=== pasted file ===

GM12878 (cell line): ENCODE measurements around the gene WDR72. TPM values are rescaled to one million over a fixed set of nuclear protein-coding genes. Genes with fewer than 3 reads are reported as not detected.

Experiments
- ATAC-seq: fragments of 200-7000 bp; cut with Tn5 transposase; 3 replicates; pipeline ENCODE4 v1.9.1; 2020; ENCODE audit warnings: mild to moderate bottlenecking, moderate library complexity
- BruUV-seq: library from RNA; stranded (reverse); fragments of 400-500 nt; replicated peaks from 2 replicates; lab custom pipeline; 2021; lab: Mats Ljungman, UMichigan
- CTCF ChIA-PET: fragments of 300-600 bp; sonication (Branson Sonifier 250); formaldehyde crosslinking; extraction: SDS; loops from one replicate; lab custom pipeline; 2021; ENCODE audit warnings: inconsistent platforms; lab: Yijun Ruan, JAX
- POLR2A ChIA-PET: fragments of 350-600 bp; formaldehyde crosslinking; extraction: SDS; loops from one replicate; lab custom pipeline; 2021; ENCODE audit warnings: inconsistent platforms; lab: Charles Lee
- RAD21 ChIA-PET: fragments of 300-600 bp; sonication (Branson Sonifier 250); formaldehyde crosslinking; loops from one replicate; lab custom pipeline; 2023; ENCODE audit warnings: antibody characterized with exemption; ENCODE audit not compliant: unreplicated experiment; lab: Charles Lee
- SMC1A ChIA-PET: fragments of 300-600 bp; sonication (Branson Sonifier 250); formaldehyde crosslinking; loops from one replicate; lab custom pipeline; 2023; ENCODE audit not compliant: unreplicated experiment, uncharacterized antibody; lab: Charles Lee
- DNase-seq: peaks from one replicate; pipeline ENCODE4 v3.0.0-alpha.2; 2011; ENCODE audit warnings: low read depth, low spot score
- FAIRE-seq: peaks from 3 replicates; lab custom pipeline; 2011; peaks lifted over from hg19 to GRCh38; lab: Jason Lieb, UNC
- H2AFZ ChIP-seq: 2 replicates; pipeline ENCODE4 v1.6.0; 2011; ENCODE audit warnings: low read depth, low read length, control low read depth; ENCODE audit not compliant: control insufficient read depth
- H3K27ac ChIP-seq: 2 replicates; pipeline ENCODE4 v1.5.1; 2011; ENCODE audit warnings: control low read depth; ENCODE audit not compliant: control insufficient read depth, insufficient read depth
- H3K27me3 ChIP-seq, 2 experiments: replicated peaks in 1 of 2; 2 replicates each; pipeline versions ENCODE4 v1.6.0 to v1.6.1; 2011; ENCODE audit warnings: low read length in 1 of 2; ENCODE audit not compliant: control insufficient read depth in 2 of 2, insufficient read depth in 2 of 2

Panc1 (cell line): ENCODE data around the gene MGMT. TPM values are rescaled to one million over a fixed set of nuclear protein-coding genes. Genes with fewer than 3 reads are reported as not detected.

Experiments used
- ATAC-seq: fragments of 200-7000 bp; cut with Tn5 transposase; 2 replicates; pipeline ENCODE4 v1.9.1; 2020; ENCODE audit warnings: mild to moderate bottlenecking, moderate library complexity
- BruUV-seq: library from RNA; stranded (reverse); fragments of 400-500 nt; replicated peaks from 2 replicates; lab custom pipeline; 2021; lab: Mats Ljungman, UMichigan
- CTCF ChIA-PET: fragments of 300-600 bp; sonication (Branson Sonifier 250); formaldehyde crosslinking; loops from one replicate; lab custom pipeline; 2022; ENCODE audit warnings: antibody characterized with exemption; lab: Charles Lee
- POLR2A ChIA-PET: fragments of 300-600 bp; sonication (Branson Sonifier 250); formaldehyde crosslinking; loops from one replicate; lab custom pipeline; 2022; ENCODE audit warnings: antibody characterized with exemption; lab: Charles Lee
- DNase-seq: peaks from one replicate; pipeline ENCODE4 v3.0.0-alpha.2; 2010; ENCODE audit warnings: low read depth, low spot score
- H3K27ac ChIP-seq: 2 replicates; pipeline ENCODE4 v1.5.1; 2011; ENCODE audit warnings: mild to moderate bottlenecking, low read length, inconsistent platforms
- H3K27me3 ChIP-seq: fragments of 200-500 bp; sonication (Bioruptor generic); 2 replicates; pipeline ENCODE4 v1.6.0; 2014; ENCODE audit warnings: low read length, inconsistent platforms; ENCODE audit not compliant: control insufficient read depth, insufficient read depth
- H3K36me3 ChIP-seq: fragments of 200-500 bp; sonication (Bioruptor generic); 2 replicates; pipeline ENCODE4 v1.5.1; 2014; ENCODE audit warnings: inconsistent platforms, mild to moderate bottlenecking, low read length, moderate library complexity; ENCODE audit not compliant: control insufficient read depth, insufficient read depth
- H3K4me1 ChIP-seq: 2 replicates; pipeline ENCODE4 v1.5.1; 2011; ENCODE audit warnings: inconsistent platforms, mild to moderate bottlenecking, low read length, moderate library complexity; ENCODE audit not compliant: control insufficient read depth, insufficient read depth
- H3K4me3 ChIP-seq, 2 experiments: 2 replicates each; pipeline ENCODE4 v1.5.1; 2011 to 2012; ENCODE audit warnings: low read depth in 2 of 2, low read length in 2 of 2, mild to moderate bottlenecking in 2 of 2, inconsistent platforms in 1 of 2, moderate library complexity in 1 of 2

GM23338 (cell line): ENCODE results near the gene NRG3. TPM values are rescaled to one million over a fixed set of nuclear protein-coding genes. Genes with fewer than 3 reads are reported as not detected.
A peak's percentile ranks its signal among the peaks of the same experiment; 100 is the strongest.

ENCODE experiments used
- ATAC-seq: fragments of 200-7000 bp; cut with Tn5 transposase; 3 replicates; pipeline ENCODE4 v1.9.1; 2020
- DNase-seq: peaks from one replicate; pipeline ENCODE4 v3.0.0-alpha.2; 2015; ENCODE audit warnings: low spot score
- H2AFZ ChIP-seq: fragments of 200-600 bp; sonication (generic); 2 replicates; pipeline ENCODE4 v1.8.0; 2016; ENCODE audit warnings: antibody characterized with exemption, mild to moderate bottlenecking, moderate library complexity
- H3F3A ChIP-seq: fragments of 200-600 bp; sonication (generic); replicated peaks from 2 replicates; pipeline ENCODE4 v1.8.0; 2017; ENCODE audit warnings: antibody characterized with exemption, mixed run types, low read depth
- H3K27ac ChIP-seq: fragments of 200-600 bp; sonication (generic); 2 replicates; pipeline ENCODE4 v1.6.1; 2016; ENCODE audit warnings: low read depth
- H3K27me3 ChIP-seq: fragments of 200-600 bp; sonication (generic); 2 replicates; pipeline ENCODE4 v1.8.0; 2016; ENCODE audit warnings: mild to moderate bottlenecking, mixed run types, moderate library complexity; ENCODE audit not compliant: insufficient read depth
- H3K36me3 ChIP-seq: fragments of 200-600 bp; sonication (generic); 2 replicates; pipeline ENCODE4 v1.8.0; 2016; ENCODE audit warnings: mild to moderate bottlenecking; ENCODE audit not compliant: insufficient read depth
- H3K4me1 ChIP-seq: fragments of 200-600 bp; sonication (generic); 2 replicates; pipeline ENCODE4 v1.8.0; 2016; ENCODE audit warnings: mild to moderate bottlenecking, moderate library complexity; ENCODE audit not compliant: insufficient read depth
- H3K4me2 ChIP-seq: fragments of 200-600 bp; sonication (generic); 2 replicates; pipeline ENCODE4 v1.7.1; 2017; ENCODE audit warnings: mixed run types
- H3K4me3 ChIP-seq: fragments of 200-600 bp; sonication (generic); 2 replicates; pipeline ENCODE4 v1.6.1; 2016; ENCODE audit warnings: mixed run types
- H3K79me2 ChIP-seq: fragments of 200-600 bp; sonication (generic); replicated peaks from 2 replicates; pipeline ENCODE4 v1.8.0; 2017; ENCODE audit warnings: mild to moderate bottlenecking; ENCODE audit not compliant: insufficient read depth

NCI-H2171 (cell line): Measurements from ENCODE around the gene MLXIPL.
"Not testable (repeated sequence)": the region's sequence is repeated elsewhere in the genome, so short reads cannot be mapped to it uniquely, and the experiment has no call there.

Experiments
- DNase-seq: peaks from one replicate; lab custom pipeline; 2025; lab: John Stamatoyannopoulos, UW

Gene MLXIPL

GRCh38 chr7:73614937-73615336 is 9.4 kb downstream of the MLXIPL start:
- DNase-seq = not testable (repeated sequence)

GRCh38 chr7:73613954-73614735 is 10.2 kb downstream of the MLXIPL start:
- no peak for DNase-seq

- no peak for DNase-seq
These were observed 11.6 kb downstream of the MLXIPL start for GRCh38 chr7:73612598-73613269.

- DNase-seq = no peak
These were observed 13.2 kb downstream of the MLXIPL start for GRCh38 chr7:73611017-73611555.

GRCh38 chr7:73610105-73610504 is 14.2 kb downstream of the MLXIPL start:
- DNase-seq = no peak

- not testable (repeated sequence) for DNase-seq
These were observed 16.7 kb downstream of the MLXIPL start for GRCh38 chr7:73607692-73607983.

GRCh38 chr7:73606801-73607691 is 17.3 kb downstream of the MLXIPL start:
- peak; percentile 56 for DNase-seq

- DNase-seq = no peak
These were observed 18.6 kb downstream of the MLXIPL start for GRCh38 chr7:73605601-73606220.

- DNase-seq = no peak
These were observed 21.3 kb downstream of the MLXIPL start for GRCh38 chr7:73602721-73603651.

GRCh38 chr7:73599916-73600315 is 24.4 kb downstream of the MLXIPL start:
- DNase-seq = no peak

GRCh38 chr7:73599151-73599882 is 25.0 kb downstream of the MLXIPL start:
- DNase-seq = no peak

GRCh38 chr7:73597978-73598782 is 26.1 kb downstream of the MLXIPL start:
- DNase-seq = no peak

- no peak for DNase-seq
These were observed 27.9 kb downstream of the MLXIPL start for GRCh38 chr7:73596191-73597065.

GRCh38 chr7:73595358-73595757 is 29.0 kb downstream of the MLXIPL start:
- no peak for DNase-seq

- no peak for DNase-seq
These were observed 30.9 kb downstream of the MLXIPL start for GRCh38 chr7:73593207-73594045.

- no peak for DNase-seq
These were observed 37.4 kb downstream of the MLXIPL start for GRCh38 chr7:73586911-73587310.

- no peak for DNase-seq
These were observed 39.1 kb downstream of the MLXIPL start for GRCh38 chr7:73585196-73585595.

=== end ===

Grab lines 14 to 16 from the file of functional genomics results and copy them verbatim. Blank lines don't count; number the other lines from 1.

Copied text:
Panc1 (cell line): ENCODE data around the gene MGMT. TPM values are rescaled to one million over a fixed set of nuclear protein-coding genes. Genes with fewer than 3 reads are reported as not detected.

Experiments used
- ATAC-seq: fragments of 200-7000 bp; cut with Tn5 transposase; 2 replicates; pipeline ENCODE4 v1.9.1; 2020; ENCODE audit warnings: mild to moderate bottlenecking, moderate library complexity